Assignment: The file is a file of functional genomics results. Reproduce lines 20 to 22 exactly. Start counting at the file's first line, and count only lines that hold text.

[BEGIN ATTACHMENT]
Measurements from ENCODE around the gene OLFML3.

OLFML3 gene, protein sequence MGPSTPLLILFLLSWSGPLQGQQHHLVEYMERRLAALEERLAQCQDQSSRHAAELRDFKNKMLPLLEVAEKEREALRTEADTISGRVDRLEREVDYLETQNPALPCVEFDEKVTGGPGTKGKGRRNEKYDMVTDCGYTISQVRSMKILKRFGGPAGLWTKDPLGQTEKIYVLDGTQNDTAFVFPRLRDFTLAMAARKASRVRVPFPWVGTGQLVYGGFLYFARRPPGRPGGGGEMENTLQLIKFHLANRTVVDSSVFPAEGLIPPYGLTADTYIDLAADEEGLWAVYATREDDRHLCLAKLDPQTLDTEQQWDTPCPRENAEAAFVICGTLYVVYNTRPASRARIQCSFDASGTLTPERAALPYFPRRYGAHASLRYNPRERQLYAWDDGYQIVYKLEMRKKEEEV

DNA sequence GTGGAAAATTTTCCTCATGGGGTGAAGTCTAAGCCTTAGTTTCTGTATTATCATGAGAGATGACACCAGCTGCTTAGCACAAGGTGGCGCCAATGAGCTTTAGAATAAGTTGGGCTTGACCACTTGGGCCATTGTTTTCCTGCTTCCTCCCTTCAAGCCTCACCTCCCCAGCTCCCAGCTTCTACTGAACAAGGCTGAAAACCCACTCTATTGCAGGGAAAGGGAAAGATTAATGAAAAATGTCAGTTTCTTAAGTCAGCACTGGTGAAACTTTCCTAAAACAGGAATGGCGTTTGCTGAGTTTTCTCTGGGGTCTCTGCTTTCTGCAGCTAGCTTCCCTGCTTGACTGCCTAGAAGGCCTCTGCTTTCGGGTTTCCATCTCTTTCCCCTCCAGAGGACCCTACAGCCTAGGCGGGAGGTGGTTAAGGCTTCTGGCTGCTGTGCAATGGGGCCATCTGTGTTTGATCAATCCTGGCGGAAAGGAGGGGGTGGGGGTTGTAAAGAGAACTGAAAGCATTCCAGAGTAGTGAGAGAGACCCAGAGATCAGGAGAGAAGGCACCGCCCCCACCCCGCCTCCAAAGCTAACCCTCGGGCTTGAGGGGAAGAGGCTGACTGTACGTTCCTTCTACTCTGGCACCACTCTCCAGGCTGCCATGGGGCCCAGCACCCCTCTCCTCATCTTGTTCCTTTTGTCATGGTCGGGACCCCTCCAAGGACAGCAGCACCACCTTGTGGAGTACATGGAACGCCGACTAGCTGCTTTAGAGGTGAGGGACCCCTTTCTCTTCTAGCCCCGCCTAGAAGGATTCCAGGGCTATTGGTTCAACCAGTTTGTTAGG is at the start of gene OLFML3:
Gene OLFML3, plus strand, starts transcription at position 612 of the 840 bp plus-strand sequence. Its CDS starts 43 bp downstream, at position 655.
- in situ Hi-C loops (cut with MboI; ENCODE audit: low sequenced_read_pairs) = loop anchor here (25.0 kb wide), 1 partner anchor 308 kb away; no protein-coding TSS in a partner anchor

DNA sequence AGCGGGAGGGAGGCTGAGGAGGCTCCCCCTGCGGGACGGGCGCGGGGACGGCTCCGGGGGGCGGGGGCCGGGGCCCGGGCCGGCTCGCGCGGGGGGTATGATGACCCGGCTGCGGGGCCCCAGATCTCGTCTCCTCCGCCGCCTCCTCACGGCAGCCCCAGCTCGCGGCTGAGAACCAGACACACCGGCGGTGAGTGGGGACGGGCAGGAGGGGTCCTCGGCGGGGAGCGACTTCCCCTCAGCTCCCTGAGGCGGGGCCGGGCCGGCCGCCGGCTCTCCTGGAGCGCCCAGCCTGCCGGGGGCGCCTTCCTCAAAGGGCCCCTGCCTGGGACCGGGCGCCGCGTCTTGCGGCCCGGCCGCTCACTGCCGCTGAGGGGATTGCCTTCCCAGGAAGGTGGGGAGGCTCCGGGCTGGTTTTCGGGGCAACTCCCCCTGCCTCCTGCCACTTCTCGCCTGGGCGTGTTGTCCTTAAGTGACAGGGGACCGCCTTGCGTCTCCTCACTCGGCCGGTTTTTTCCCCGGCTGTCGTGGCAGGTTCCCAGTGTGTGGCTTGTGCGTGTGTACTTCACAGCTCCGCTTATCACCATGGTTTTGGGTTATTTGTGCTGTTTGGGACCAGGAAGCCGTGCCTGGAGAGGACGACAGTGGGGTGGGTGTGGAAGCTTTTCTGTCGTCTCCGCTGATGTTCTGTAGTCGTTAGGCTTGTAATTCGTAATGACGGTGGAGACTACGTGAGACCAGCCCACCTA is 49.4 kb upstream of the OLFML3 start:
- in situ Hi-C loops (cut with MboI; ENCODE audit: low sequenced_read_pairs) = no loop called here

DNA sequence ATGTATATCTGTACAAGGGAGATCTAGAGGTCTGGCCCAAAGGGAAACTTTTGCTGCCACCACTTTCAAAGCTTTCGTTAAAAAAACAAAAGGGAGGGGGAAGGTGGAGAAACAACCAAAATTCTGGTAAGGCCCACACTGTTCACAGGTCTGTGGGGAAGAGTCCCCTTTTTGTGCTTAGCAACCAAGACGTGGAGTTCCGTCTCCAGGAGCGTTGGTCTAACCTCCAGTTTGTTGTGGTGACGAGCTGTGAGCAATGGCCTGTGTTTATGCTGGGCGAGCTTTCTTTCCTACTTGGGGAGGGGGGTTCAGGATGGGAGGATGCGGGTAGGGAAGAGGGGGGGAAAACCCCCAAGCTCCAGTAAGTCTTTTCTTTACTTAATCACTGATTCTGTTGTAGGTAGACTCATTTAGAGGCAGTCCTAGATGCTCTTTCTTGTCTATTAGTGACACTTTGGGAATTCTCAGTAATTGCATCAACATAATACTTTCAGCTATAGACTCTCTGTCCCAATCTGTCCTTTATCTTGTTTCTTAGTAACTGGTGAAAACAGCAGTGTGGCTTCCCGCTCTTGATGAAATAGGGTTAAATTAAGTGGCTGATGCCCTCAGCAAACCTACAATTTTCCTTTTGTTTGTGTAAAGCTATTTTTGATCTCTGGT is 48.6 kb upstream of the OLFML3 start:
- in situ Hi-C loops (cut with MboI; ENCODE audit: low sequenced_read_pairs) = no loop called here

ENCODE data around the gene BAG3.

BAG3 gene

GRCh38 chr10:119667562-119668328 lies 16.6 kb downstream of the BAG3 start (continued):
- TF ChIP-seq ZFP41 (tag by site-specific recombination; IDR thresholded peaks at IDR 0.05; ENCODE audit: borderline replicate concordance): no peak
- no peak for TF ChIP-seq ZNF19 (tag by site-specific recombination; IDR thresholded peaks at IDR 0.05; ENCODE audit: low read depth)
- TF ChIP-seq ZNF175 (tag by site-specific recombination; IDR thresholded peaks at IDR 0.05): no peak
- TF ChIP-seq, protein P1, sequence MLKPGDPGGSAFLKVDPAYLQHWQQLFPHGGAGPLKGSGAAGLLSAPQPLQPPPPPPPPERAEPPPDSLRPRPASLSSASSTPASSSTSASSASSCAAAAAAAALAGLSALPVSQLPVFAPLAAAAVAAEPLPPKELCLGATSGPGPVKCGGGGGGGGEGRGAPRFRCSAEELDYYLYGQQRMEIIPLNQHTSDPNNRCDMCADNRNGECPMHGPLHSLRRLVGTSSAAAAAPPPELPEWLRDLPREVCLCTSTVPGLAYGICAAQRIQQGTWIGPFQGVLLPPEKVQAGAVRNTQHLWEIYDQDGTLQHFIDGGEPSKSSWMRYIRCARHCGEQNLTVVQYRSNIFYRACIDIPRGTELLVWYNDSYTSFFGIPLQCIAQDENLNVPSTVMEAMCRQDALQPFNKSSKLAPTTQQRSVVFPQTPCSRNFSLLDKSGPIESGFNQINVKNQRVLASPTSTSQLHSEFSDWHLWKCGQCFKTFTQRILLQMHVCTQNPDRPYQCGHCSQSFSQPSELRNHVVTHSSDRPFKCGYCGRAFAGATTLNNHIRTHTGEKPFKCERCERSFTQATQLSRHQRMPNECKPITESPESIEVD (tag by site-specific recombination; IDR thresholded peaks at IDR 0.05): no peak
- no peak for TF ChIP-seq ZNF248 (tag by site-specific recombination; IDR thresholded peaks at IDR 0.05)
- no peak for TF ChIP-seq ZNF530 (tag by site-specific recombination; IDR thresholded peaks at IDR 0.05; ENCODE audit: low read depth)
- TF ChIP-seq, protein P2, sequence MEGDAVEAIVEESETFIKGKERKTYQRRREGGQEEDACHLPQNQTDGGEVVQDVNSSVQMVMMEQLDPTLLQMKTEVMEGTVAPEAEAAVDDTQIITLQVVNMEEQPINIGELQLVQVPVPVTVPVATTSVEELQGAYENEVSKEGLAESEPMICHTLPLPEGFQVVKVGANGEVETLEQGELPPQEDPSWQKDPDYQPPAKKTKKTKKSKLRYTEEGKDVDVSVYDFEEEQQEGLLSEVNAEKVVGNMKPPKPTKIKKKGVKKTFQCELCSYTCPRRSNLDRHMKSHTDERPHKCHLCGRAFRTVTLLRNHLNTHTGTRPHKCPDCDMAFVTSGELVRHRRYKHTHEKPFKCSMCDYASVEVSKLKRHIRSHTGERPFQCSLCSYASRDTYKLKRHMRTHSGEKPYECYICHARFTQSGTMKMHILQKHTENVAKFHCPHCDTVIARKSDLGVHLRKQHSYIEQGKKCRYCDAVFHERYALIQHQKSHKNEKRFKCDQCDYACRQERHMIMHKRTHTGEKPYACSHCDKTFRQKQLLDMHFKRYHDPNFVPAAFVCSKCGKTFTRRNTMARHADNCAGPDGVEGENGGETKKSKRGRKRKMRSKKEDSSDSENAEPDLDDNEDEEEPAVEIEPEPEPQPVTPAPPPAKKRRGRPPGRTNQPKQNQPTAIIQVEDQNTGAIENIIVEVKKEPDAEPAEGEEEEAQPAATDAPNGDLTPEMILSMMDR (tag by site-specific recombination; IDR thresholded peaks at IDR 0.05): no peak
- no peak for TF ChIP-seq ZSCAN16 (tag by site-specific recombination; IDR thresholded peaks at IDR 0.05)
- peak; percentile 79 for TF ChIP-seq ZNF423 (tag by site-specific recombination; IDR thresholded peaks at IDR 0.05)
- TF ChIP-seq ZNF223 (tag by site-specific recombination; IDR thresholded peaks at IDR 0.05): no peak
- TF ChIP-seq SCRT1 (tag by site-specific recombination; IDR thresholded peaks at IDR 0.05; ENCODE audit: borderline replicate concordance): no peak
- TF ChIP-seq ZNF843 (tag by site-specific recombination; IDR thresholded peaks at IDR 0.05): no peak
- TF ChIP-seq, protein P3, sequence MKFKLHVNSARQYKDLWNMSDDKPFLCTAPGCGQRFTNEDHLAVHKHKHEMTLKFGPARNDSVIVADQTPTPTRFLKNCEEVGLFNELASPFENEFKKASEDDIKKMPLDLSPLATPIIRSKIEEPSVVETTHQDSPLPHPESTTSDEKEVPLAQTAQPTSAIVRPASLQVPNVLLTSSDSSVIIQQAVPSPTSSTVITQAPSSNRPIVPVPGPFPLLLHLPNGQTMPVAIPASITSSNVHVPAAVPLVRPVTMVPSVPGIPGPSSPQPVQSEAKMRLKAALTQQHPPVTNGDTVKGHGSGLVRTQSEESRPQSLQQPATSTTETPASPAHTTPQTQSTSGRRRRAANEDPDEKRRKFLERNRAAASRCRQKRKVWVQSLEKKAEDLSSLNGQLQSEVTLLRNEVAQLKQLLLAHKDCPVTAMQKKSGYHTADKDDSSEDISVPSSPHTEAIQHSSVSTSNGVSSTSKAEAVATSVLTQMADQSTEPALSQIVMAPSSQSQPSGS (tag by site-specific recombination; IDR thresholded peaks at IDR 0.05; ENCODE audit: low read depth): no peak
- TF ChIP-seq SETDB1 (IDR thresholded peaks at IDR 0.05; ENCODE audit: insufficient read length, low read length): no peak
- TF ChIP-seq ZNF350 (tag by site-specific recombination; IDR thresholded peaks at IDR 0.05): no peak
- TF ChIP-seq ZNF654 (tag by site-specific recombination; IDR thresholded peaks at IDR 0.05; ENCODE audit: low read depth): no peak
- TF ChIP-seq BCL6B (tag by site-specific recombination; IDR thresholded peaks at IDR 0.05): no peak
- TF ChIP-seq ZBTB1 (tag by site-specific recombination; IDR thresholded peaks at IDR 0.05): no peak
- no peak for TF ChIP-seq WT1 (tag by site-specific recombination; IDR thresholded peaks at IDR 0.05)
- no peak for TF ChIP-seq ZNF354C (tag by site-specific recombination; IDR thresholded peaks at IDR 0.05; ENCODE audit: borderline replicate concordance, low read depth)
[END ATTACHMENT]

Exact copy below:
- no peak for TF ChIP-seq ZSCAN16 (tag by site-specific recombination; IDR thresholded peaks at IDR 0.05)
- peak; percentile 79 for TF ChIP-seq ZNF423 (tag by site-specific recombination; IDR thresholded peaks at IDR 0.05)
- TF ChIP-seq ZNF223 (tag by site-specific recombination; IDR thresholded peaks at IDR 0.05): no peak